4. The mission mandate is: ‘Therefore go and make disciples of all nations, baptizing them in the name of the Father, and of the Son and of the Holy Spirit, and teaching them to obey everything that I have commanded you’ (Matthew 28:19). ‘All nations’—this phrase is not to be interpreted as referring to the just over 220 nation states that the United Nations recognize, but it refers to the many thousands of ethnic groups that are spread over the globe. God’s people consists of men and women ‘from every nation, tribe, people, and language’ (Rev. 7:9). This means that all barriers of culture and languages must be superseded. How well are we doing in this regard? Just look nearby. Dot we effectively communicate the gospel in the language of asylum seekers and refugees? And in the language of the millennials, for the matter?
  5. Will the job ever be completed? Even if the proclamation of the gospel would suddenly accelerate in a miraculous manner, we are still faced with the problem that on every single day some 300.000 children are born into this world. This amounts to some 110 million annually. How will we ever reach the point that all people on earth have heard the gospel?

It is not difficult to add a few more questions. To most questions I do not know the answers. But I try to simply hang on to the firm promise of the Lord that He will return! There is no question about that. And I am convinced that we must continue with telling others about what Christ can do for them.

And then? It is a matter of living the gospel. And trusting that God will somehow solve the problems that we struggle with. And who knows: He may have some interesting surprises for us.

Black and White

On September 22, 1943 the 66-year old Lucille Byard was brought by her husband to Washington, DC. She was suffering from liver cancer in a terminal phase. Through her pastor contact had been made with the Washington Adventist Hospital. The response had been positive: Lucille could be admitted. However, the request that Lucille would be admitted to the hospital had not indicated that she was black, and the rules of the (Adventist) hospital did not allow for admittance of black patients. When James Byard and his wife Lucille arrived at the doors of the hospital, after a long and tiring journey by train, the color of Lucille’s skin proved to be a insurmountable barrier and they had to find another hospital where Lucille would be welcome.

In his recent book about the history of racial issues in the Adventist Church[1]. Dr. Calvin B. Rock mentions this sad occurrence as one of the incidents that stirred the emotions among the steadily growing number of black Adventists in the United States. Dr. Rock (now retired) was a prominent black church leader, who served from 1985 to 2002 as a General Conference vice-president. As no one else Rock was able to acquaint us with the equally fascinating as tragic black (in a double sense) pages of Adventist History—the record of the struggle for equal treatment in and by the church and to have a fair share in the governance of the church.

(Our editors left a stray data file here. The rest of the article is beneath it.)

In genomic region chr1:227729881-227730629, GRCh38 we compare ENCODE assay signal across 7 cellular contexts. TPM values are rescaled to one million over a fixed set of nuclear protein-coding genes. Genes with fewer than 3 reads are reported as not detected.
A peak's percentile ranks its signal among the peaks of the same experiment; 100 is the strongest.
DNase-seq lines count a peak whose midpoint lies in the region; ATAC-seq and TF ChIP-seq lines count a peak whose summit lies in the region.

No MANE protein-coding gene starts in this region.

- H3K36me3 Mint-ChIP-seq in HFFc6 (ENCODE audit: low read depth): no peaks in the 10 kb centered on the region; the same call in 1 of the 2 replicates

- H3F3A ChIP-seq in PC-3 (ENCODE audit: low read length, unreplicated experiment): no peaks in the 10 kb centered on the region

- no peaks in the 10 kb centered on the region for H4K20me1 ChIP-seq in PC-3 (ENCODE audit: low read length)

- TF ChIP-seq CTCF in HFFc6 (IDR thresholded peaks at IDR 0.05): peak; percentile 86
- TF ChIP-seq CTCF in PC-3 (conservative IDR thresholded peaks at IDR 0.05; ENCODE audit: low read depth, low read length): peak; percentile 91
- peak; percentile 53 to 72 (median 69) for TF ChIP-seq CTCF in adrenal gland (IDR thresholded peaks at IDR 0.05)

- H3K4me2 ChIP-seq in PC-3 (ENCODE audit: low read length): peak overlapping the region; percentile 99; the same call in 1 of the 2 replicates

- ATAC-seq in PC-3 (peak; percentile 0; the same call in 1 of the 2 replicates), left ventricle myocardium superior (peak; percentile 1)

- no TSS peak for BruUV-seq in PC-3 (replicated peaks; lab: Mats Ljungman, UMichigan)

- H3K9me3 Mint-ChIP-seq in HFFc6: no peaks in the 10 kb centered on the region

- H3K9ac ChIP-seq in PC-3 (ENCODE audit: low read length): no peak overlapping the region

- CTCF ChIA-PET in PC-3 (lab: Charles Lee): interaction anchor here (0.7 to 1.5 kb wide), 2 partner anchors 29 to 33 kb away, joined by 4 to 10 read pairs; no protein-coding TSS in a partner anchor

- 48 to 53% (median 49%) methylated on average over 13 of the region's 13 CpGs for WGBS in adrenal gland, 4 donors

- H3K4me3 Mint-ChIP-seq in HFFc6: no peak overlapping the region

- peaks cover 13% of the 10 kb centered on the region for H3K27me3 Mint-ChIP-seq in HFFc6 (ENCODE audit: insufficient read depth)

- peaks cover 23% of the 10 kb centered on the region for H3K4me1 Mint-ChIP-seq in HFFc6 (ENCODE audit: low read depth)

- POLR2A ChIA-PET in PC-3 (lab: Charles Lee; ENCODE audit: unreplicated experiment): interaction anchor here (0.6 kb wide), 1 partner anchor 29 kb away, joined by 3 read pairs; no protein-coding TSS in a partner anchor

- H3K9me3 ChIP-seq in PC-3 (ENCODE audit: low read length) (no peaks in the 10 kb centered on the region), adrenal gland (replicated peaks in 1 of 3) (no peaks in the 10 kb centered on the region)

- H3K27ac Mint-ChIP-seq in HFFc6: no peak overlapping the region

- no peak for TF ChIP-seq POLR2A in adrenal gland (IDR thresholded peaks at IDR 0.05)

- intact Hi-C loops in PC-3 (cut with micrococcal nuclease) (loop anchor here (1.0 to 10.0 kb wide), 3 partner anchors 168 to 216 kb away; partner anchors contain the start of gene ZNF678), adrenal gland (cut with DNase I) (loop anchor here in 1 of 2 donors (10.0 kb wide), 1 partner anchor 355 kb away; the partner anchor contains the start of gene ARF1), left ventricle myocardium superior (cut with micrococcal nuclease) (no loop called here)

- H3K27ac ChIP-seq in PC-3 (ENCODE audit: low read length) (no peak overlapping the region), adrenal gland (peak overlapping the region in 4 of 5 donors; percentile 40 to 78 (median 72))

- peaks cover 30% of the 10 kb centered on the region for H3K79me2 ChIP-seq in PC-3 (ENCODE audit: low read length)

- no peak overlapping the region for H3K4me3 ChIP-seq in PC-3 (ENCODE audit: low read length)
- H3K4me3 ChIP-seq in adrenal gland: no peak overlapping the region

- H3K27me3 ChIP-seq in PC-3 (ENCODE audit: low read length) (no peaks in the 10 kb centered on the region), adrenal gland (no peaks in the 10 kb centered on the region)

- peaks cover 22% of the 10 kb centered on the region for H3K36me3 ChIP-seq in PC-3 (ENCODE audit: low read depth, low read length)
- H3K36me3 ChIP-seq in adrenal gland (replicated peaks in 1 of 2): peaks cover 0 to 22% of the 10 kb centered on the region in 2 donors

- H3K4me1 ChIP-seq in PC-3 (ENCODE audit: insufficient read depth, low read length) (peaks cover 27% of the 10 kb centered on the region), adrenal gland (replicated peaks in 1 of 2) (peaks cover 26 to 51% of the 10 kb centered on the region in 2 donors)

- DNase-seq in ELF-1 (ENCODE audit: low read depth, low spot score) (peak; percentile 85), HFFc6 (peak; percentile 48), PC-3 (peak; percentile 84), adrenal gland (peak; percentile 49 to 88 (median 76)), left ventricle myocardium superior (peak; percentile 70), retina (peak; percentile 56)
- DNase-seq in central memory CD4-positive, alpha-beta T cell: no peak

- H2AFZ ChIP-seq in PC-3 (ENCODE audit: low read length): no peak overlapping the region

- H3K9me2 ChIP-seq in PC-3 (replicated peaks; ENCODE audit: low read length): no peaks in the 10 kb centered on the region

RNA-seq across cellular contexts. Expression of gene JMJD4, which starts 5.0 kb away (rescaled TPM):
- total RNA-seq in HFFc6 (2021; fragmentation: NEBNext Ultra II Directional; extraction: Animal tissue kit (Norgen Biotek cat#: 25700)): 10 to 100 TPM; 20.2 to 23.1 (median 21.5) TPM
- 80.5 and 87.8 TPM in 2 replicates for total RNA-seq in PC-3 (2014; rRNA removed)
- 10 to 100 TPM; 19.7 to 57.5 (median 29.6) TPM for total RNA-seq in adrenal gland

I feel deeply ashamed to know that my church was much slower than most other Christian denominations in correcting the flagrant injustices Black members were subjected to, just because they were not White. Several of the earliest leaders of the church were ahead of their times regarding the issue of racial equality, but later generations of leaders tended to walk to a very different tune. Unfortunately, we discover time and again that all forms of racial inequality in the Adventist Church do not yet belong to the past.

Did we learn our lessons from this sad state of affairs in the past? In answering this question we much be careful not to fall into generalizations. However, sadly enough, once again the Adventist Church is slower than most other Christian faith communities with regard to discrimination. Today we still see discrimination in particular on the basis of gender. Even today men and women are not treated as fully equal in many parts of our church. The issue whether women, just like men, can be ordained as pastors hides the underlying refusal to fully emancipate women. As a member of the Adventist Church and as a (male) pastor this fills me with shame. The Bible texts that are usually cited fail to impress me. They were written in a very different social context. And those who refused to admit Lucille Byard and those who were against black leadership were also able to quote their Bible texts.

I have long ago concluded that such a use (or abuse) of the Bible is squarely condemned by the third of the Ten Commandments. It is a ‘taking of the name of the Lord in vain’ or: a scandalous misuse of the Word of God!  This commandment is not just about swearing but about linking the name of God to things that are utterly wrong and indefensible.

[1] Protest and Progress: Black Seventh-day Adventist Leadership and the Push for Parity(Berrien Springs, ML: Andrews University Press, 2018).